Understanding The Different Types Of Water Treatment Systems
There are many different types of water treatment systems, each with its own unique contaminant removal efficacies. Knowing and understanding the different types can help you choose the right one for your needs and preferences.
Reverse Osmosis is an effective way to remove many dissolved particles from water. This includes salts, organics, proteins and dissolved chemicals like chlorine, fluoride and aluminum that can cause health problems. Reverse osmosis systems also contain prefilters to remove contaminates that can clog the membrane. These prefilters are usually carbon and sediment filters, but they can include other filters depending on the model of system. Reverse osmosis can also remove a large number of dissolved minerals and metals including arsenic, barium, chromium, copper, iron, magnesium, manganese, nickel, nitrate, selenium, sodium, sulfate and zinc. It can also remove odor-causing substances, taste, color, and other pollutants.
Typically, activated carbon is used in adsorption applications to remove light pollutants from gases or vapors. It can be used in sewage plants to remove hydrogen sulfide or in air-conditioning units to filter breathing air. Adsorption involves a chemical reaction between substances and the surface of an adsorbent, using molecular attractions called van der Waals forces. Activated carbon has a high surface area and microporosity that allows it to adsorb molecules from gases or vapors. Activated carbons are available in both powdered and granular forms. Generally speaking, granular activated carbon (GAC) is more common in the water treatment industry because of its ability to be regenerated. However, some plant operators choose to use powdered activated carbon when they are lacking the infrastructure to install granular activated carbon.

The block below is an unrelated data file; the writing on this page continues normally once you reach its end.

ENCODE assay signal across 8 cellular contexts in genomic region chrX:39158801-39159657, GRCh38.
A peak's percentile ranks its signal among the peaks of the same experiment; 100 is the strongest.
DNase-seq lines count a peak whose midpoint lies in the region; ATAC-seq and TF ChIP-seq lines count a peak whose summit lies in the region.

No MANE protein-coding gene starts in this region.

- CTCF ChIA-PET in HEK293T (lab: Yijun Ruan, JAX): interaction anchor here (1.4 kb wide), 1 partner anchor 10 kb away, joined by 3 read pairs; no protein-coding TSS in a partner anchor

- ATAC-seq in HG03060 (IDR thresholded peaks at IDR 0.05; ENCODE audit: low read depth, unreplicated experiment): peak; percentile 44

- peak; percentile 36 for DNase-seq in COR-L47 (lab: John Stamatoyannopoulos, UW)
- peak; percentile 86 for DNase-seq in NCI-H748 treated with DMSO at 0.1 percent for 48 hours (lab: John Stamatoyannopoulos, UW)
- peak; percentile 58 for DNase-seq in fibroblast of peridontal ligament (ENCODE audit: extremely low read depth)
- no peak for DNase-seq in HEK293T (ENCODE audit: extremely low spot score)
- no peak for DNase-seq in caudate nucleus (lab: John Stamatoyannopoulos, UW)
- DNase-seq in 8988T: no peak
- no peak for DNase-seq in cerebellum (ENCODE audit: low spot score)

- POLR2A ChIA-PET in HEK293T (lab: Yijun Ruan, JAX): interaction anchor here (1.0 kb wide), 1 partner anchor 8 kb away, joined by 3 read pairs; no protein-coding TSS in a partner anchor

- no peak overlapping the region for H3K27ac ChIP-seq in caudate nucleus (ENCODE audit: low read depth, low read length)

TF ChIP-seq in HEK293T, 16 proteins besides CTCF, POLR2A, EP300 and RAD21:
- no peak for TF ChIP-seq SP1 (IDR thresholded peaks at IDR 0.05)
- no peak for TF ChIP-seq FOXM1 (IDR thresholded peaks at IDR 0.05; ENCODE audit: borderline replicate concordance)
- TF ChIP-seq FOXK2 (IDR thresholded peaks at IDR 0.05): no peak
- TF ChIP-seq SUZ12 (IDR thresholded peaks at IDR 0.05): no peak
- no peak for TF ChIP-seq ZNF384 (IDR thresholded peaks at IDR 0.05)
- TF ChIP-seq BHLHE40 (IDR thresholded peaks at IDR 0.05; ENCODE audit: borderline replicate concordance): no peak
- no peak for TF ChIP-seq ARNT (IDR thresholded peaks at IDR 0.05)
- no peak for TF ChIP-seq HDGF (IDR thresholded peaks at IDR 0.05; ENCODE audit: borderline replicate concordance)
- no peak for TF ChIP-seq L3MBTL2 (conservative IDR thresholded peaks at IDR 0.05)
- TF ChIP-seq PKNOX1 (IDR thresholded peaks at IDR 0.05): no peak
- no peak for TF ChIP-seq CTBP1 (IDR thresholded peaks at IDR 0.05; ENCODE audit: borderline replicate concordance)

Ultrafiltration is a pressure driven water purification process where water is forced through a semipermeable membrane that allows small water molecules to pass while retaining larger molecules. It removes most organic molecules, viruses, and a range of salts. It is used to produce potable water from seawater, sewage, and wastewater and is also useful for pretreatment of desalination or reverse osmosis systems. It can be applied to a wide range of applications including food processing, biotechnology, and chemical processes. This technology has gained widespread use in industrial applications where it is an effective way to remove particulates, bacteria, and other macromolecules. It is also effective for reducing the volume of waste that requires treatment.
Sedimentation is a type of water treatment process that uses gravity to remove suspended solids. It is used to reduce water turbidity, a major cause of health concerns. It is also used to treat wastewater and initial water treatment for potable water. In order to make this process more efficient, clarification tanks are constructed using mechanical means for the continuous removal of solids that are deposited by sedimentation. These clarifiers include horizontal flow tanks, radial flow clarifiers, inclined plate tanks, solids contact clarifiers and ballasted sedimentation systems.
Categorised in: Reverse Osmosis, Water Filtration